By mid-morning on April 17th, 1945, the Highlanders had secured the north-western section, the Hastings were on the grounds of Het Loo Palace and the Royal Canadian Regiment was in the town square. The West Nova Scotia Regiment of the 3rd Brigade took over the south-western perimeter of the town before noon.  Charlie was on the front lines when Holland was liberated.

It was remarkable watching him become so emotional when he told me how his unit was given the news on September 2nd, 1945 that the war was finally over.   It was 72 years later and, if I could describe the look in his eye, he was right back on that street when he first heard the news, standing in his uniform pants and a t-shirt.

History really is about his story and so many other stories.  And next year on Remembrance Day, I will remember Charlie and the countless others who sacrificed their freedom to defend others.

 

Soup for the soul

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There is something comforting about being safely tucked inside on a snowy winter’s day.  What makes it even better is having homemade soups simmering on the stove and having the house smell like home.  It is a nesting feeling for me being in my kitchen and having the aromas of what I chose to create permeate my house.

I love to cook and I absolutely love to make soup.  My dream would be to have a restaurant that focuses on soup and fresh-baked biscuits and goodies, allowing me to get back into baking and making wedding cakes again.  I also love to play Scrabble and I thought if I ever was able to own a restaurant, each table would have a Scrabble board and I would call my restaurant “Alphabet Soup”.

This weekend, I have been creating big pots of soup to portion out for meals and keep in my freezer, as well as give some to my brother and sister-in-law for their lunches.  Some soups are staples and the recipe is followed to the letter.  Others are made on a whim whenever I feel the need to pair flavors and see if it works.  These were the flavors this past weekend:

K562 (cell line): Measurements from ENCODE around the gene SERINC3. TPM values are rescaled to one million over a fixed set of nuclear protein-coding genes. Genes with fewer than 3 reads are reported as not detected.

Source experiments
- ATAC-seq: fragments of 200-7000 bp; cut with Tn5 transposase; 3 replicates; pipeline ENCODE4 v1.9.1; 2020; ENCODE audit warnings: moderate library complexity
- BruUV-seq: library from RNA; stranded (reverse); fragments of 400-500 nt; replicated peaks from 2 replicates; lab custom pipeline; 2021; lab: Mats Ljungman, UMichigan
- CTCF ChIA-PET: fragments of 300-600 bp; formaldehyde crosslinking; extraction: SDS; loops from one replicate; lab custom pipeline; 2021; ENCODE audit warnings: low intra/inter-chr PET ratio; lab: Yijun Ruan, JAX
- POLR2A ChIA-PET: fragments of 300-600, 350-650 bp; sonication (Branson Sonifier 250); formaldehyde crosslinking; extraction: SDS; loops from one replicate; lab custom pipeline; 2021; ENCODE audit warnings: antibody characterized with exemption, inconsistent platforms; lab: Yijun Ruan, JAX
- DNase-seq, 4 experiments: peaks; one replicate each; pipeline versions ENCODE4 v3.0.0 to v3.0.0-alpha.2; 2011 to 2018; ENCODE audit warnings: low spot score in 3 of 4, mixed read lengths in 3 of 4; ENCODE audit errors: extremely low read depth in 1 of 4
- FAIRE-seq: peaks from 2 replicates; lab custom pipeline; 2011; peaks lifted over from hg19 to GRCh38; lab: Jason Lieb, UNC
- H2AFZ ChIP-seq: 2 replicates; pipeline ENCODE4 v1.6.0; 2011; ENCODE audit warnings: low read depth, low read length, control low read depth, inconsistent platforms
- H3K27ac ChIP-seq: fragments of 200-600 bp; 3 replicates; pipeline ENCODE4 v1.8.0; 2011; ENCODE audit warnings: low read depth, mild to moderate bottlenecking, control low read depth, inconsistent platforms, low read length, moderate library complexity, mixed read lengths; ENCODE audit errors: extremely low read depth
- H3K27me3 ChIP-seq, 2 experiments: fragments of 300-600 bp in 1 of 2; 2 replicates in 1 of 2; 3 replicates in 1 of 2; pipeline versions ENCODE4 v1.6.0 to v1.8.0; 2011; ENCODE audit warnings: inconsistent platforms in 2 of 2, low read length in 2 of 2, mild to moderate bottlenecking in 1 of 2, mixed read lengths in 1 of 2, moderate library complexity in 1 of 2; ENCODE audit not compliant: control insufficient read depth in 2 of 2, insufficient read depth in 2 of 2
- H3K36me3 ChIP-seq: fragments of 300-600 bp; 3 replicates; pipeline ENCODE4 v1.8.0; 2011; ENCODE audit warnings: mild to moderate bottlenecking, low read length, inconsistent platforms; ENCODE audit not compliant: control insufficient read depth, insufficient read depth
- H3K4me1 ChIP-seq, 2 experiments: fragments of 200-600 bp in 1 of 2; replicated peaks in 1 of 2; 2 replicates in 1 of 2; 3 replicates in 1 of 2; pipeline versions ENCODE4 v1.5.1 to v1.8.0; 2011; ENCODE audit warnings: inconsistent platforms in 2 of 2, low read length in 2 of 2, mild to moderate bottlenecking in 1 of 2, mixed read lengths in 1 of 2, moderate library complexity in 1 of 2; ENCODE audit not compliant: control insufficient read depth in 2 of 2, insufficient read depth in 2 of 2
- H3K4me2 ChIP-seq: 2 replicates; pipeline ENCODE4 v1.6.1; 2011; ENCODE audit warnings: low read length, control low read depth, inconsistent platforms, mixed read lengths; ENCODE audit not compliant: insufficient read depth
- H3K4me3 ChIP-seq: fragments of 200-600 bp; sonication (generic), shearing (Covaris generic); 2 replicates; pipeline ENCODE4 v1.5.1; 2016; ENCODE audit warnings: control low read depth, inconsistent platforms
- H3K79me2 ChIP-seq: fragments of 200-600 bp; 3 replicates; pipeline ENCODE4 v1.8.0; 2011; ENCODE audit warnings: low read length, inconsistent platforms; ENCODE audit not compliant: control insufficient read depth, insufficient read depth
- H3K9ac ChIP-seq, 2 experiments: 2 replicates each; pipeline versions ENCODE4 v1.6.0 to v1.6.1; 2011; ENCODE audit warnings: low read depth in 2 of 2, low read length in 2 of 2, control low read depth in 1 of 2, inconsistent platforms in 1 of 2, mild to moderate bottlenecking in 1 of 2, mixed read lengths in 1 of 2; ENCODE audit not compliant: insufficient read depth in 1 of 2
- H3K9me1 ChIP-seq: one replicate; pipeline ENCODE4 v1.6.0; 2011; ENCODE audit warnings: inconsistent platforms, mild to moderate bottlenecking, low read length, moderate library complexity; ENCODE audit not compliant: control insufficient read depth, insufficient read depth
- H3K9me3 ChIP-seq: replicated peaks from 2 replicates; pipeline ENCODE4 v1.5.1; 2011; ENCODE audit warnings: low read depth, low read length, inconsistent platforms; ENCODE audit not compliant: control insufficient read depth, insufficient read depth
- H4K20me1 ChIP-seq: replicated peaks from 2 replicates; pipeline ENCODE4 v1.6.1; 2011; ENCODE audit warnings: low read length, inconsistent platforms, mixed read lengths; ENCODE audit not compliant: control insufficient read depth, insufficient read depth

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  • Cream of Mushroom Soup with Sherry
  • Cauliflower, Pear and Blue Cheese
  • Broccoli, Peach and Brie

I keep holding the dream of having my own restaurant close to my heart.  Every dream needs a time and a place to come to fruition.  Perhaps now is not the time and maybe this is not the place, but I continue to hold onto my dream in the hope that it may become a reality.  Soup maker by day, writer by night.  What could be better?

 

I hope I’m that witty in my 80th year

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I have been volunteering my time to help our local library with a project they created.  In honor of Canada’s 150th birthday this year, the library is creating a book dedicated to telling the stories of our senior residents and I have the good fortune of interviewing some of the seniors to help tell their stories.  A few of the seniors on the list have chosen to write their Muskoka memories with their own flair and one of our local professional photographers is also volunteering his time to take pictures to capture the faces of our history.

The age of my interviewees ranges from early 70’s to a remarkable 94 years old.  Each interview is notably different.  Some people don’t let me get a word in edgewise and others have to be coaxed along with many questions to tell the story of their journey.  But each one of these interviews is compelling.  I knew the project would be interesting but I never realized how much I would really enjoy hearing each Muskoka tale from beginning to end.

I have never been a history buff but hearing the tales of how our fellow residents came to spend their lives in Muskoka is fascinating and my interview last night was nothing short of amusing.  Our banter was infused, not only with historic bits of his past but, with moments of his life that were told from a whimsical perspective.

I have at least two dozen more interviews to go and I am looking forward to each and every one of them.  I can only hope that, if I am able to participate in something like this in my later years, I can bring as much fun to my life story as I have heard from the people I have had the pleasure of getting to know through this project.

 

Outside looking in

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My breath fogs the glass,

the palms of my hands

absorb the chill from the window pane.

I have not run away,

merely left the inside

to see it from another view.

The scene plays before me

like a TV drama.

The characters retreat to their dressing rooms

and the stage is empty.

The dialogue is unwritten

and replaced by silence.

Emotion paints the walls,

hurt settles like dust on the furniture.

My breath stops,

I cannot exhale,

the palms of my hands

absorb the chill from the hidden pain.

My reality looks so different

from my current view,

outside,

looking in.

~~